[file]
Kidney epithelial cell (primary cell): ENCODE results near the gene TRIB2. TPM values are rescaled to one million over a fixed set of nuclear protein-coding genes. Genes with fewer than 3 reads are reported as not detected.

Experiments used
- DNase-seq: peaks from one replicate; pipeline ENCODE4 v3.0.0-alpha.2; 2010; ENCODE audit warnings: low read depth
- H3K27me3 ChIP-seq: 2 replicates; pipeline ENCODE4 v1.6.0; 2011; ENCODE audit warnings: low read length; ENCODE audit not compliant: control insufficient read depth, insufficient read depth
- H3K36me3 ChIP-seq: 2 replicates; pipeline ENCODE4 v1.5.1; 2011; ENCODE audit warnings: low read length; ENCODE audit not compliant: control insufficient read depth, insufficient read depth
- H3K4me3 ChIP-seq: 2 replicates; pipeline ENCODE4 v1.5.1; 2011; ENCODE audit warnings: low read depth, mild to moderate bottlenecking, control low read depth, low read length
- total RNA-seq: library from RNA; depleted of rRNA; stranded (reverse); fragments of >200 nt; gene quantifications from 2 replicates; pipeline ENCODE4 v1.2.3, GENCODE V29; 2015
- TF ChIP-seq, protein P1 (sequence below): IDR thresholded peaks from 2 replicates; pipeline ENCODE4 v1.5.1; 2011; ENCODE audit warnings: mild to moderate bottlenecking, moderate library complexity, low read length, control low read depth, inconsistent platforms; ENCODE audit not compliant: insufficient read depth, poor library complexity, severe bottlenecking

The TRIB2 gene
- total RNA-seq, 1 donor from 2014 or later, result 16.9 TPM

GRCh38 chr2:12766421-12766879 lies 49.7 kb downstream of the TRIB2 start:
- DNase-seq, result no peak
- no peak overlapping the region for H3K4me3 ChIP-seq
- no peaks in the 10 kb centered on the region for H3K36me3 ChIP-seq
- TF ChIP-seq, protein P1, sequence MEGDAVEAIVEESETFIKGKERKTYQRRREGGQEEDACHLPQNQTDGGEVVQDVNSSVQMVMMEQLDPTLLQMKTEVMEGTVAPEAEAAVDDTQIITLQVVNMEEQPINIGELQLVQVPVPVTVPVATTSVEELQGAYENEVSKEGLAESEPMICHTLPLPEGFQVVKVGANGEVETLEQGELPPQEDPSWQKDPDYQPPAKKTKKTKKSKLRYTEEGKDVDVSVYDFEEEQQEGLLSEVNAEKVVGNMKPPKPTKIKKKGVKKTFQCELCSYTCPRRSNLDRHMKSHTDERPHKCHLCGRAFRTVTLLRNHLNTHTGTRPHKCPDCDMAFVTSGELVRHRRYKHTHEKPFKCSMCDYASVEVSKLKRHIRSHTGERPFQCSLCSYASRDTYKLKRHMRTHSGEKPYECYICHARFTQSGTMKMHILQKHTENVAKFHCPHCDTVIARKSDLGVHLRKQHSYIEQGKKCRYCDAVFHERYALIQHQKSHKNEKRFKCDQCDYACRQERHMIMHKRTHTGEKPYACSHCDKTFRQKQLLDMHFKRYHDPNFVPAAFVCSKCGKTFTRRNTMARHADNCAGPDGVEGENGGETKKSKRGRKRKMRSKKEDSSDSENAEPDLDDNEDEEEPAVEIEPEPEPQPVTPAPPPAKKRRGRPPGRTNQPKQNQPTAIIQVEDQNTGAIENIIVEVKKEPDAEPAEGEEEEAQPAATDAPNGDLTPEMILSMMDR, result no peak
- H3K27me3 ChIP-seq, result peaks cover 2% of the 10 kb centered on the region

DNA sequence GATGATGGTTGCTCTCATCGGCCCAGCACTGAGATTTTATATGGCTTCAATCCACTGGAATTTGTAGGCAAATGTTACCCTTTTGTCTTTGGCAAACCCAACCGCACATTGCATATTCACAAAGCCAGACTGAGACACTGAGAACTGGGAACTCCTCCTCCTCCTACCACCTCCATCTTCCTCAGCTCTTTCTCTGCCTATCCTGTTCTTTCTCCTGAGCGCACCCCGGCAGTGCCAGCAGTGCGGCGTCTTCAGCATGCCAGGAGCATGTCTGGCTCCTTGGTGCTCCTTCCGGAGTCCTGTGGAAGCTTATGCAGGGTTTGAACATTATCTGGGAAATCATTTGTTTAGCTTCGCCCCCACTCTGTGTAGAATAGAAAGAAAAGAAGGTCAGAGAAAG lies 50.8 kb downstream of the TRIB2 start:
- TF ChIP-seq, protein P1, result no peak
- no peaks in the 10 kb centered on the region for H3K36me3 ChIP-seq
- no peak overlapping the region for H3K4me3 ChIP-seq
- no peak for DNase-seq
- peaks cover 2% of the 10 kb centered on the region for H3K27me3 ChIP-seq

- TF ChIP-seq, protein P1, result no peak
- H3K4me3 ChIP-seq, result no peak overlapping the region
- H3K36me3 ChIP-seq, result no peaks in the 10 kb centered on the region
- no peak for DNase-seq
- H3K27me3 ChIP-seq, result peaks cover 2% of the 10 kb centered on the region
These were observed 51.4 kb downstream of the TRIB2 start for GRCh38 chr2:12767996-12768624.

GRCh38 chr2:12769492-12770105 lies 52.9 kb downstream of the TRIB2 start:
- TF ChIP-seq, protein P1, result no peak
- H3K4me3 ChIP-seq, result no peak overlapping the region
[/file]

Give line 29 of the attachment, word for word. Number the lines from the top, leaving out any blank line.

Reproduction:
GRCh38 chr2:12769492-12770105 lies 52.9 kb downstream of the TRIB2 start: